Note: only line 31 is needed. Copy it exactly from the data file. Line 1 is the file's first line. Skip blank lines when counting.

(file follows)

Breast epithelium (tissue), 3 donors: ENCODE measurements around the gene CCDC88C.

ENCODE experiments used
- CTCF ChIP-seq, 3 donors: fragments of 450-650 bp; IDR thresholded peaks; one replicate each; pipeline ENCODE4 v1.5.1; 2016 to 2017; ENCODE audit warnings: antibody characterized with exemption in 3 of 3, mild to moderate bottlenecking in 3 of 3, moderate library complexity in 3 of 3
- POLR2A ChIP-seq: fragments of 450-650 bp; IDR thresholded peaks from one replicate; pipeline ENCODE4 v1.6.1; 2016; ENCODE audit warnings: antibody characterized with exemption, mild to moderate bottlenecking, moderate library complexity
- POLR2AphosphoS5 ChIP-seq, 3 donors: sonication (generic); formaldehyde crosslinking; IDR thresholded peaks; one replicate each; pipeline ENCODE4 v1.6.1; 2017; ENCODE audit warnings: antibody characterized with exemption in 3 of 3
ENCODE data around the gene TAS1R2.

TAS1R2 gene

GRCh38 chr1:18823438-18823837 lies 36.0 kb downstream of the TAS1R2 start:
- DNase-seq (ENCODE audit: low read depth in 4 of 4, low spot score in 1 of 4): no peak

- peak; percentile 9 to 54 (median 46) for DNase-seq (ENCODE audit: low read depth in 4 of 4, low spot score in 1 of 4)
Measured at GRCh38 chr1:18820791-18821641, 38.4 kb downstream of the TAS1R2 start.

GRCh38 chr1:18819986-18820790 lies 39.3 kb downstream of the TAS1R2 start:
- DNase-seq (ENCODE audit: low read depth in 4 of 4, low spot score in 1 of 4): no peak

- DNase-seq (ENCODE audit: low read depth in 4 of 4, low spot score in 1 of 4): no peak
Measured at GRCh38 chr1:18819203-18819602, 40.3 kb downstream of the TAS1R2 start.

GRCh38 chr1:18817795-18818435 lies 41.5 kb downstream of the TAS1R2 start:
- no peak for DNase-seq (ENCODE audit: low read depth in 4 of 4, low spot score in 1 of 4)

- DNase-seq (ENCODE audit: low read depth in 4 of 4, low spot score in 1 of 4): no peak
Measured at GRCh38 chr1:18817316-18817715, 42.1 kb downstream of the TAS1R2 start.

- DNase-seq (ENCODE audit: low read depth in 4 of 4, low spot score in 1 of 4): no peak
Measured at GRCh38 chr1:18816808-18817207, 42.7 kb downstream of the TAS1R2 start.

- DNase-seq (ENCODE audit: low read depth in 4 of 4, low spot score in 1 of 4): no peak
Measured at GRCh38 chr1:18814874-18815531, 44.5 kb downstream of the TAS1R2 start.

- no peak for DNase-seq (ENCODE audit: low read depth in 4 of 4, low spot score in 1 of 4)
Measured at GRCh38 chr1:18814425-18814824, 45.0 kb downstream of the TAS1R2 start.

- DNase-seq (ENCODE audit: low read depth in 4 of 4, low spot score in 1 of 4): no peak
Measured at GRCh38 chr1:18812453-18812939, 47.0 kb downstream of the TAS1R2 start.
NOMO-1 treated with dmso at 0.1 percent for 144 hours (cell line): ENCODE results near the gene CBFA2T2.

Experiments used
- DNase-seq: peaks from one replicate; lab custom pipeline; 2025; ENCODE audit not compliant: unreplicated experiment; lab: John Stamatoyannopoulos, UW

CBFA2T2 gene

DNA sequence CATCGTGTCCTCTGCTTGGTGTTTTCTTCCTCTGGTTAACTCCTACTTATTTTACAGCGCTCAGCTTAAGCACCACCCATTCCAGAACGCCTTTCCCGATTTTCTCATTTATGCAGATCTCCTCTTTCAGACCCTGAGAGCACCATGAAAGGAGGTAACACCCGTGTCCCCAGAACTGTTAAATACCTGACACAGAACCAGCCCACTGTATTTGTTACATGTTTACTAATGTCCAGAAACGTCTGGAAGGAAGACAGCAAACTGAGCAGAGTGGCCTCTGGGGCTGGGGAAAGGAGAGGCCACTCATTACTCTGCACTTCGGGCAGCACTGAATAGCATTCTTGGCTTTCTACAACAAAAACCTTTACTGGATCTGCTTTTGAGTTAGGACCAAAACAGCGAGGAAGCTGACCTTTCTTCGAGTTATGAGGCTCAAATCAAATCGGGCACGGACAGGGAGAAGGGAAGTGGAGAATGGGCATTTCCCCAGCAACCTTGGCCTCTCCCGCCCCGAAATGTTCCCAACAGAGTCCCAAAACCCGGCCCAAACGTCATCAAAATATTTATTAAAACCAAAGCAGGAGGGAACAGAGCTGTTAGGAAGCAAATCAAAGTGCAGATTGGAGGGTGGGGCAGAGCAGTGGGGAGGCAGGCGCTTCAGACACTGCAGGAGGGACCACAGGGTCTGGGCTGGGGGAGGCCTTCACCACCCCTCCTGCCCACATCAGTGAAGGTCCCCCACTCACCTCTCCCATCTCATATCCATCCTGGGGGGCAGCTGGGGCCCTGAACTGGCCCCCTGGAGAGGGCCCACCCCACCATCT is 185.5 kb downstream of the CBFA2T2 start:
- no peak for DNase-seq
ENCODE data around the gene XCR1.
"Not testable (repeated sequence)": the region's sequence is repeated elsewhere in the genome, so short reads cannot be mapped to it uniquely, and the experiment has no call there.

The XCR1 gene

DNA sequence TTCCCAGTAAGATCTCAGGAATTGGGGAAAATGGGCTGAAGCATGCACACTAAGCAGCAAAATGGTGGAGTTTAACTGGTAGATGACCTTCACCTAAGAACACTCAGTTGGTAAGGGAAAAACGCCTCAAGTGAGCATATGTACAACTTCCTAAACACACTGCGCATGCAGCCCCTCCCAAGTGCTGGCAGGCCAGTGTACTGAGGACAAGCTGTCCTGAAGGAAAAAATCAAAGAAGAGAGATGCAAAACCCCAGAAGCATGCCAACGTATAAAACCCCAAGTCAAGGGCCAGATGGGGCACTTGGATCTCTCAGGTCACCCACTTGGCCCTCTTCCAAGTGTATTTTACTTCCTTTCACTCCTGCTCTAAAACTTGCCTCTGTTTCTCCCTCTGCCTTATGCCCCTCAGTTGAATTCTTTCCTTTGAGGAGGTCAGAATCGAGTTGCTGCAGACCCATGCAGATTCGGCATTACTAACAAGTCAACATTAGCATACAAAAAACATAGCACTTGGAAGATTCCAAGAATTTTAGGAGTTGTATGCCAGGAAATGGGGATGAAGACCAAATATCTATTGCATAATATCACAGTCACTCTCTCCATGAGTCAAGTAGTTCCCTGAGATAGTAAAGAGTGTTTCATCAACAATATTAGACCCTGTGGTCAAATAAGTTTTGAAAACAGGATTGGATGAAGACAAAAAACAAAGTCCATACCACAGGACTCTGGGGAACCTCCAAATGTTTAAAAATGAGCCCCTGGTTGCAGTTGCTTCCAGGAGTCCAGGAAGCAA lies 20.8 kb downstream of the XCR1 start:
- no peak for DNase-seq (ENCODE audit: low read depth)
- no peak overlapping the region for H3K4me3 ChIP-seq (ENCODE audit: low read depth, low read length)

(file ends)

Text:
CBFA2T2 gene